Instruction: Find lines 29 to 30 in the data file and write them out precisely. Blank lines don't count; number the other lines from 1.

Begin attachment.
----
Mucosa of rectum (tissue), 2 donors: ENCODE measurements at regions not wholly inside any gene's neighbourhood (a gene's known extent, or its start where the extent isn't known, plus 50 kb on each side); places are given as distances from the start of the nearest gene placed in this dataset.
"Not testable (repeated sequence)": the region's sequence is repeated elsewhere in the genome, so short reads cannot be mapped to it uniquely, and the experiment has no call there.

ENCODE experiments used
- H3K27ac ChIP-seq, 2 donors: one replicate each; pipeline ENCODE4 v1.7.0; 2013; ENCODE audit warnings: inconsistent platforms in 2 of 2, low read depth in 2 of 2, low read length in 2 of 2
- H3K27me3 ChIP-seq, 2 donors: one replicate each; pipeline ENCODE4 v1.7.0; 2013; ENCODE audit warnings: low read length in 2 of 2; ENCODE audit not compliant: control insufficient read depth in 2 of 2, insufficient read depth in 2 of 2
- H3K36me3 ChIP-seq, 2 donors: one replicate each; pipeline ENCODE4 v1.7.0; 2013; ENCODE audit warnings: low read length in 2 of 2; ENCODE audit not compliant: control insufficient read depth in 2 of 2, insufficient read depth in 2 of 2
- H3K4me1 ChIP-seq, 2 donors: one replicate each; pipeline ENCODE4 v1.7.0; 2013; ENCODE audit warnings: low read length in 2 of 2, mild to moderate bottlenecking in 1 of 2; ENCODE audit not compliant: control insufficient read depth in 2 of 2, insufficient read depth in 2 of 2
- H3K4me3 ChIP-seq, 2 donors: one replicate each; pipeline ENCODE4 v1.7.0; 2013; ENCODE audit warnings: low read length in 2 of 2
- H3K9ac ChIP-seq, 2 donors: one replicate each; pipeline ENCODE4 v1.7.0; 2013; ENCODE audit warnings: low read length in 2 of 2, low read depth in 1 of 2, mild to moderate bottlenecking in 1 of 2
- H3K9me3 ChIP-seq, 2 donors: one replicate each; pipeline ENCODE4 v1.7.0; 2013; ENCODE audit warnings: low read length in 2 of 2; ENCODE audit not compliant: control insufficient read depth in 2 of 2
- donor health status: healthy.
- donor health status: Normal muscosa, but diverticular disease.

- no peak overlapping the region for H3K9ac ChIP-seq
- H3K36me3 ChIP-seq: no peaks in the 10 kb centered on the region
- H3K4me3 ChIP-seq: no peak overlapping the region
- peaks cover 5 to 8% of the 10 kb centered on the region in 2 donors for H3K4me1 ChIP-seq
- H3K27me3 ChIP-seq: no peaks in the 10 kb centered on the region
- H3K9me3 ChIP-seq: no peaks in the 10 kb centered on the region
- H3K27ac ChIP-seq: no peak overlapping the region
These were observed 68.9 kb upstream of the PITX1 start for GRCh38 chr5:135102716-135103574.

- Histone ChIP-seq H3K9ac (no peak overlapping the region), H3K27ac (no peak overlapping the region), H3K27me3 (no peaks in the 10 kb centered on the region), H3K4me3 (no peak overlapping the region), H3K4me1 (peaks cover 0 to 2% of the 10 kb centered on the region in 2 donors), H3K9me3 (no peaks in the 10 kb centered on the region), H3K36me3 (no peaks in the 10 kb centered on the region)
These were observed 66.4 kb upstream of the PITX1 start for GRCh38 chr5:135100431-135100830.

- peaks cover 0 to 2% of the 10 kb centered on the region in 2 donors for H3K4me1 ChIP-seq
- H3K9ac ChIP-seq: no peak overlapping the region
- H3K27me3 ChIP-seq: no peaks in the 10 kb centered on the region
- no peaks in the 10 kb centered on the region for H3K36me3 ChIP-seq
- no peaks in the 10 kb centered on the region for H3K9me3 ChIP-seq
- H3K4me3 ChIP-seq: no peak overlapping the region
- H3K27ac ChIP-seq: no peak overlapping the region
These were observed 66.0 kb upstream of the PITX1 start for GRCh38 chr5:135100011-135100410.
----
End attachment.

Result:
- H3K27ac ChIP-seq: no peak overlapping the region
These were observed 66.0 kb upstream of the PITX1 start for GRCh38 chr5:135100011-135100410.